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September 8, 1978

Overdistension of the Gastric BalloonComplication With the Sengstaken-Blakemore Tube

Author Affiliations

From the Gastroenterology Service, Department of Medicine, Fitzsimons Army Medical Center, Denver.

JAMA. 1978;240(11):1172-1173. doi:10.1001/jama.1978.03290110070023

HEMORRHAGE from gastric or esophageal varices often necessitates the use of a Sengstaken-Blakemore tube for variceal tamponade. Although complications may occur with its use, safety and effectiveness following proper placement and monitoring have been demonstrated in 91% of patients.1,2 We report a case of overinflation of the Sengstaken-Blakemore gastric balloon while following optimal recommended inflation and pressure monitoring techniques.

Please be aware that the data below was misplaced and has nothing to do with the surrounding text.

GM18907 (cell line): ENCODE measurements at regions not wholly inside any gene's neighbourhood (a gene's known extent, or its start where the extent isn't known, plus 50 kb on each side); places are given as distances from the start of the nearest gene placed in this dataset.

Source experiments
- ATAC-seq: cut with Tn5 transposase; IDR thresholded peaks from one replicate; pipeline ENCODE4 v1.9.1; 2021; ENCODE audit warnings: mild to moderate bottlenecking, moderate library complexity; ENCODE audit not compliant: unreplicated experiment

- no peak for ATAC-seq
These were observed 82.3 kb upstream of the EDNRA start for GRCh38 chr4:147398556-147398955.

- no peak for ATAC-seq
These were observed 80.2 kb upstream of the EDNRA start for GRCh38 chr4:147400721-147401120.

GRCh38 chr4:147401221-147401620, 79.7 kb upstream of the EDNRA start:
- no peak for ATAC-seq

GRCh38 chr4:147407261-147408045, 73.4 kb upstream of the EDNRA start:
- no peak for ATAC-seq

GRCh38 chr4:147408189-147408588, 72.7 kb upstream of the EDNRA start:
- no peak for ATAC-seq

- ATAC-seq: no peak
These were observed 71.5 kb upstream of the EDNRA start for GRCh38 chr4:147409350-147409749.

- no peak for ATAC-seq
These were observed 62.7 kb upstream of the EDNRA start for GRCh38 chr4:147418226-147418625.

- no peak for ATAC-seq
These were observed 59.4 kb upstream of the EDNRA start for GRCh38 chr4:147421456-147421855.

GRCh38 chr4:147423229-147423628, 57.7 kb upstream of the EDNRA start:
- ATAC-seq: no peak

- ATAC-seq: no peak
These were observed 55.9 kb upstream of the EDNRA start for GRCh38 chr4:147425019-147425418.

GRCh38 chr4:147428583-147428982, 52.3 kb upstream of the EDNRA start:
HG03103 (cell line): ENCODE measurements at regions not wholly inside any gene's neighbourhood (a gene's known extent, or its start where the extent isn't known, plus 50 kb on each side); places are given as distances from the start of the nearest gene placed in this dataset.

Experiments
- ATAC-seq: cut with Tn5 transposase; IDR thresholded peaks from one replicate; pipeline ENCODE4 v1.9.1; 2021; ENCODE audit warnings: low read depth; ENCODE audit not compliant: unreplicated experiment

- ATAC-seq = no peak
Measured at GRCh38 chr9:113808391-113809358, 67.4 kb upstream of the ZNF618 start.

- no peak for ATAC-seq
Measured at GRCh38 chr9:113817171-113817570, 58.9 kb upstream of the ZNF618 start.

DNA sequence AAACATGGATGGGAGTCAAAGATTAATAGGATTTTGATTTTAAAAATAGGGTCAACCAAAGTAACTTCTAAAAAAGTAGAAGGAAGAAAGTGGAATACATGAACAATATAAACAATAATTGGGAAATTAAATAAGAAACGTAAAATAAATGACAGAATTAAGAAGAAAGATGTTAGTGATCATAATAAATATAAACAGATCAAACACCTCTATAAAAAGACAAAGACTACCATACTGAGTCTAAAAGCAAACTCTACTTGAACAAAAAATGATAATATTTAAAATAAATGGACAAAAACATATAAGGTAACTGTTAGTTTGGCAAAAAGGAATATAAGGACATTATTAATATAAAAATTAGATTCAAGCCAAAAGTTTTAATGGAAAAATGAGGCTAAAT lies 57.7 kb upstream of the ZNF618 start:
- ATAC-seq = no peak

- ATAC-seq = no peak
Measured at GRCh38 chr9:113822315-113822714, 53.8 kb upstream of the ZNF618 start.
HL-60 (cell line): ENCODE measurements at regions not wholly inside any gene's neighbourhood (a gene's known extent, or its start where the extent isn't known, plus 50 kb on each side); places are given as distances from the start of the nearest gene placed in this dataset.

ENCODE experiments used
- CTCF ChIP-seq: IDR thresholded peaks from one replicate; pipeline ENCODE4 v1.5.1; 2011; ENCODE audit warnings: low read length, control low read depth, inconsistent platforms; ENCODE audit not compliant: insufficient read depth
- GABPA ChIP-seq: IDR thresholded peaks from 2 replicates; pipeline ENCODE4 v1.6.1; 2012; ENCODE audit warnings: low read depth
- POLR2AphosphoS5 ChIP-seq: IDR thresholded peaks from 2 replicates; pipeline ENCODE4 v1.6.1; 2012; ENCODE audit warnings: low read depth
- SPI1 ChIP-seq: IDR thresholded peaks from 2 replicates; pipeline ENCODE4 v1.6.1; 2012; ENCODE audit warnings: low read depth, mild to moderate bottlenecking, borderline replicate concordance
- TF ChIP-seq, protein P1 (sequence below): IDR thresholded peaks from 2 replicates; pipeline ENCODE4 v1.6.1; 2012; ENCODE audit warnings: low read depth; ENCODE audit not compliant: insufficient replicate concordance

Report of a Case  A 51-year-old woman was admitted to Fitzsimons Army Medical Center with upper gastrointestinal hemorrhage from esophageal varices confirmed by emergency esophagogastroduodenoscopy. A new Sengstaken-Blakemore tube with Boyce1 modification was inflated and inspected under water to ensure competency of both esophageal and gastric balloons and was then inserted through the mouth without difficulty. The gastric balloon was filled with 100 ml of air, and firm traction was applied on the tube at the mouth to position the gastric balloon against the diaphragm at the gastric cardia. An